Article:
Unless you're a seasoned programmer, managing time in Windows Management Instrumentation (WMI) is a complicated task. Besides minor problems that general time variations and Daylight Savings Time cause, dissimilar file systems store and present time in different formats. For example, NTFS stores time in Greenwich Mean Time (GMT) format, whereas FAT stores times in a local time format. The Distributed Management Task Force's (DMTF's) Common Information Model (CIM) standard—which WMI uses for its dates and times—further complicates matters by using yet another time format—Universal Time Coordinate (UTC). Chances are, you're bewildered by all these time-format variances. To get past the confusion, you need to understand how WMI handles and represents time.
All time representation in WMI is based on the CIM datetime format. The CIM datetime data type is a fixed-length VT_BSTR string that represents either a specific date and time or an interval and uses either the yyyymmddHHMMSS.mmmmmmsUUU or yyyy-mm-dd HH:MM:SS:mmm format. Table 1 describes each format's variables.
Following the International Organization for Standardization (ISO) date notation (i.e., YYYYMMDD) and military time (i.e., a 24-hour clock in which, for example, 1600 hours represents 4:00 p.m.), WMI requires all fields in the time format to be of indicated length. To complete the required character length (i.e., 25 or 23 characters), you must pad the fields with leading zeros (e.g., use 04 to represent April).
You can use asterisks, in addition to zeros, to indicate unspecified fields. You can also use asterisks as wildcards. For example, using asterisks in the mm field would indicate that the event date can be a particular day in any month of a specific year. While generating reports, to specify the 16th day of any month in 2002, you would use 2002**16130100.000000-000. You can use asterisks to fill any unused fields. However, remember that you must always populate the entire field with asterisks. A legal use of asterisks is, for example, ******1613**00.000000-000, and an illegal use of asterisks is, for example, ******1613*100.000000-000. (The asterisk between the 3 and 1 is illegal because it doesn't populate the entire Seconds field.) Use of asterisks in the Where clause is also illegal. For example, the statement
where CreationDate=' 2002**16130100
Time Interval Format
In addition to a date and time, datetime values can contain an interval, which can help you calculate elapsed time. Like the datetime format, the interval format is of a fixed character length: ddddddddHHMMSS.mmmmm:000. (Table 2 describes this format's variables.) For example, 00000010101010.000000:000 shows a time interval of 10 days, 10 hours, 10 minutes, and 10 seconds. Unlike the datetime format, the final four characters of an interval are always a colon and three zeros, and you can't use asterisks in unspecified fields.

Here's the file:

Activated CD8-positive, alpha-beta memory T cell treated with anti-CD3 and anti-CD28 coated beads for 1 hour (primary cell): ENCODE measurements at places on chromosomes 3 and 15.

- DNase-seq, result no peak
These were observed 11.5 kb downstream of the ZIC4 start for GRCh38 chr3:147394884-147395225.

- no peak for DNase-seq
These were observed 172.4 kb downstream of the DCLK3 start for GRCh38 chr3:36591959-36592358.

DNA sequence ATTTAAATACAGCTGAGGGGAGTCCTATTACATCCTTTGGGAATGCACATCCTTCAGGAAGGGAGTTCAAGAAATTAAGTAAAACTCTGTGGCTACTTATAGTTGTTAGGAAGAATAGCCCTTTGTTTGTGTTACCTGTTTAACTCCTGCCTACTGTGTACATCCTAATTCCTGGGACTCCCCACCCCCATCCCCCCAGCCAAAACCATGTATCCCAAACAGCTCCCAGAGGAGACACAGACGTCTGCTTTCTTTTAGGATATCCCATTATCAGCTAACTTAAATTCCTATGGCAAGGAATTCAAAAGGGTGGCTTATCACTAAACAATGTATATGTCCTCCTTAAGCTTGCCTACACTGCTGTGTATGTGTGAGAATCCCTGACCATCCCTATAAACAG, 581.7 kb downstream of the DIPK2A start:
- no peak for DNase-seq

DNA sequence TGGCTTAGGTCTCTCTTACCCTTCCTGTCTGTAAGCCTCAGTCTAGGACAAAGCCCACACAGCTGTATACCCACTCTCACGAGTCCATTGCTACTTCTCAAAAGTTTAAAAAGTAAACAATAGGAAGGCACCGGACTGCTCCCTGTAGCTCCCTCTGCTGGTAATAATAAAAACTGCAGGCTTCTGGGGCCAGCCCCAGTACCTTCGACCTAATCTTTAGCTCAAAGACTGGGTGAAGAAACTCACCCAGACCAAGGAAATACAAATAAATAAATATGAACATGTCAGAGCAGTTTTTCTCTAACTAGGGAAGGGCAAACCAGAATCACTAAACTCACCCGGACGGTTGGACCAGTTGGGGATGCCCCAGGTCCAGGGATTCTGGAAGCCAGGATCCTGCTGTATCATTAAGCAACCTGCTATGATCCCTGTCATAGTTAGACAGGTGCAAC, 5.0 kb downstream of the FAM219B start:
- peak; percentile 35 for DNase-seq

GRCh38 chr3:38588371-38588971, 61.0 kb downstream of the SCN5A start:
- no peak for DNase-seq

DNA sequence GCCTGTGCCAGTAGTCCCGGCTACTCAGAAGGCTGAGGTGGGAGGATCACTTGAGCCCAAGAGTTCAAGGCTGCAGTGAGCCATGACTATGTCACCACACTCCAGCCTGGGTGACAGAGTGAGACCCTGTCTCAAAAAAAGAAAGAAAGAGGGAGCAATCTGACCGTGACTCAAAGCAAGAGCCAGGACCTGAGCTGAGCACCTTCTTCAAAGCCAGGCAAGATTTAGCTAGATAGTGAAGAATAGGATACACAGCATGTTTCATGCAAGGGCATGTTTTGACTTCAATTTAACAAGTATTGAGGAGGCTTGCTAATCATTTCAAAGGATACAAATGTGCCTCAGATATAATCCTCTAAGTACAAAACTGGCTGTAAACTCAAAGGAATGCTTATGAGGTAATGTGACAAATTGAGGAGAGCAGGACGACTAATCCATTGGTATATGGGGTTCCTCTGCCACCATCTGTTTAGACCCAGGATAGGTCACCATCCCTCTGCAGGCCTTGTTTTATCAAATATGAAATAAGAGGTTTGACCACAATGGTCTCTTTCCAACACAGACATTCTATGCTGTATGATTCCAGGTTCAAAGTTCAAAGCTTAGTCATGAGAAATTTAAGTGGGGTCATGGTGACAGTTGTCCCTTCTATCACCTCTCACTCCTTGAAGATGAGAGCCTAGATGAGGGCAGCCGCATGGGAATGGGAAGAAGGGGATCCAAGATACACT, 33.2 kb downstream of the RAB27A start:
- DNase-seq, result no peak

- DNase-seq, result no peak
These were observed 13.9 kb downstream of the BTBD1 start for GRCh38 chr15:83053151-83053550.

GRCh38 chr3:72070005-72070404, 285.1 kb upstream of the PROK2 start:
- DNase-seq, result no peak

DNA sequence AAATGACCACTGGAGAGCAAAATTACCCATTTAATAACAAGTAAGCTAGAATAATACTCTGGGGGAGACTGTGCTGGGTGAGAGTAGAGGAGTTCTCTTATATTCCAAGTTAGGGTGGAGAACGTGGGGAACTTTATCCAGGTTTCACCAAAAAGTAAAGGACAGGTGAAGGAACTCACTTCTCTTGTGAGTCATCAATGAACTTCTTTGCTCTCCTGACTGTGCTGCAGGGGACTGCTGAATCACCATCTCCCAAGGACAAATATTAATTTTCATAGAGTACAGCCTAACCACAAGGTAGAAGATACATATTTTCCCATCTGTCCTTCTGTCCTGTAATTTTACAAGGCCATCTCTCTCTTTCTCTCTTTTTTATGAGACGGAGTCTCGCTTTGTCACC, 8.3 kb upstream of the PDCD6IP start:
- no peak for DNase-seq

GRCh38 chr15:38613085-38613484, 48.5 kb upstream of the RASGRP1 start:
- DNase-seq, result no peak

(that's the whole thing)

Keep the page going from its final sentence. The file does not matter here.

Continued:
Also, you must set the value of the standard WMI qualifier SubType to interval for all properties (e.g., the StartTime property of Win32_ScheduledJob) that store values of the CIM datetime type. To learn more about qualifiers, refer to the WMI software development kit (SDK) at http://msdn.microsoft.com/downloads/default.asp?url=/code/sample.asp?url=/msdn-files/027/001/566/msdncompositedoc.xml.
Converting UTC to Local Time
WMI stores and presents time in the UTC format, which is essentially equivalent to the GMT format. Measured on the Prime Meridian (i.e., 0 degrees longitude) in Greenwich, England, UTC is also referred to as Zulu (Z) Time. In the real world, obviously, we use the local time and would prefer that WMI use the same. To convert UTC time to local time, you can use the positive or the negative offset—indicated by a plus (+) or minus (-) sign—in the s field and add it to the UTC time. For example, UTC - 300 in WMI represents Eastern time, which is 5 hours earlier than UTC time.
To simplify your life, you can wrap the conversion code into a function such as that which Listing 1 shows. (At callout A in Listing 1, the VBScript dateAdd function adds the offset minutes to the UTC time.) You can then reuse the function in your other scripts. For example, the script in Listing 2 uses the cUTC2Lt function that appears in Listing 1 to display the system's most recent boot time.
The difference between the local time and UTC time is dependent on the time zone and Daylight Savings Time. To obtain local time-zone settings and to determine whether Daylight Savings Time is in effect, you can use WMI's CurrentTimeZone and DayLightinEffect properties in the Win32_Computersystem class, as Listing 3 shows. WMI also provides a Win32_TimeZone class, which you can use to obtain time-zone properties (e.g., the time-zone name).
Differing time systems, varied time zones, Daylight Savings Time, incompatible datetime types, and diverse file systems representing time in different formats can all complicate the calculation of time in WMI. Fortunately, time management is simplified with the introduction of a new WMI object, SwbemDateTime, available with Windows XP. With the SwbemDateTime object, you'll no longer need to write lengthy and complicated code to keep track of the time. To learn more about the SwbemDateTime object, refer to http://msdn.microsoft.com or download the WMI SDK.
To see the list of all US states, their respective time differences, and the Daylight Savings Time chart, visit http://greenwichmeantime.com/local/usa/index.htm. For a list of military and civil time zones, visit http://greenwichmeantime.com/info/timezone.htm.